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GH2 Cake v2.3: reliability and spanning in 720p, HBR, 24p, and VMM at 2-2.5x stock bit rates
  • I am starting this topic to discuss ways to achieve constant quality encoding with variable bit rates. This idea can be applied to GOPs of different lengths.

  • 609 Replies sorted by
  • Cake v2.3, for the GH2 v1.1 firmware image and PTool 3.64d or later

    • Designed for reliability and spanning in 720p, HBR, 24p, and Variable Movie Mode (NTSC and PAL)

    • 2 - 2.5 times stock bit rates

    • Support for all lenses, high ISOs, and ETC mode

    • SanDisk Extreme cards recommended, Class 10

    For higher quality in HBR 30p and 25p modes, see http://personal-view.com/talks/discussion/2123/gh2-cake-topic/p23#Item_568 .

    Cake was designed with stability and spanning in 720p, HBR, 24p, and VMM as its highest priorities. It is intended for event coverage, where long recording times and reliability are required. For each mode I've set the bit rate limit with a wide margin of safety below the highest bit rate that is stable and spanning, to allow for variability in the rate control. This gives high confidence that the settings will span each time when you use a recommended memory card. Cake has spanned 100% reliably in my experience, and I don't recall anyone reporting a spanning failure.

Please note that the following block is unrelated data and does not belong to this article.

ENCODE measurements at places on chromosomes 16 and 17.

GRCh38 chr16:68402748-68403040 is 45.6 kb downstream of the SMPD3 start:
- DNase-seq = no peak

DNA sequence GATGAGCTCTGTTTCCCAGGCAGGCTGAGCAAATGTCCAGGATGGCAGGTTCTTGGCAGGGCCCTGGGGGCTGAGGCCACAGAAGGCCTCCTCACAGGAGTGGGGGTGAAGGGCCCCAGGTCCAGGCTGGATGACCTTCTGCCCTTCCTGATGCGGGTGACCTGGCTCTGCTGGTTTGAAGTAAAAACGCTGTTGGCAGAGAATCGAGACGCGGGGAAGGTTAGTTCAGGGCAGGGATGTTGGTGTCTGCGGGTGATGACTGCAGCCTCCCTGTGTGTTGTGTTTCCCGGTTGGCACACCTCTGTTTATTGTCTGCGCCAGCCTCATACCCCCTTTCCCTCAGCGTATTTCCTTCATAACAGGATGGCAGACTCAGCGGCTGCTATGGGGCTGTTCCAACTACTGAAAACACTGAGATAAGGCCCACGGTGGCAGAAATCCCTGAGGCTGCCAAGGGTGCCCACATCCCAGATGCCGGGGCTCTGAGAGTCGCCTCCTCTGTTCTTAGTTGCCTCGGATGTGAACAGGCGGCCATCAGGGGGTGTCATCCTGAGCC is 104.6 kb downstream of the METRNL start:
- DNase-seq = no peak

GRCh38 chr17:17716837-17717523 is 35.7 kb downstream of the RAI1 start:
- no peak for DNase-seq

The choice of memory card will affect reliability. I designed the settings using SanDisk Extreme cards. Some people have reported success with other Class 10 cards. I recommend the SanDisk Extreme Pro 32-GB 95 MB/s card. (not 64 GB, because of the "file number limit exceeded" problem) I strongly recommend that you periodically perform several full-overwrite formattings in your PC using the SD Card Association Formatter utility, followed by a formatting in the camera, to put your card in the best possible condition.

    There are no restrictions on which lenses or camera settings you can use: Lumix lenses, high ISOs, and ETC mode are fine.

    With these settings I strive for identical frame-to-frame quality, and the highest possible image quality within the reliability and spanning constraints, especially for content of moderate-to-high detail and motion. The encoder uses adaptive quantization rate control for a nearly constant bit rate at the bit rate limit, and constant quantization / variable bit rate encoding when not constrained by the bit rate limit.

    Cake is optimized for 24H, HBR, and SH modes. 24L and H modes are set approximately 15-20 Mbps lower.

    Cake release history: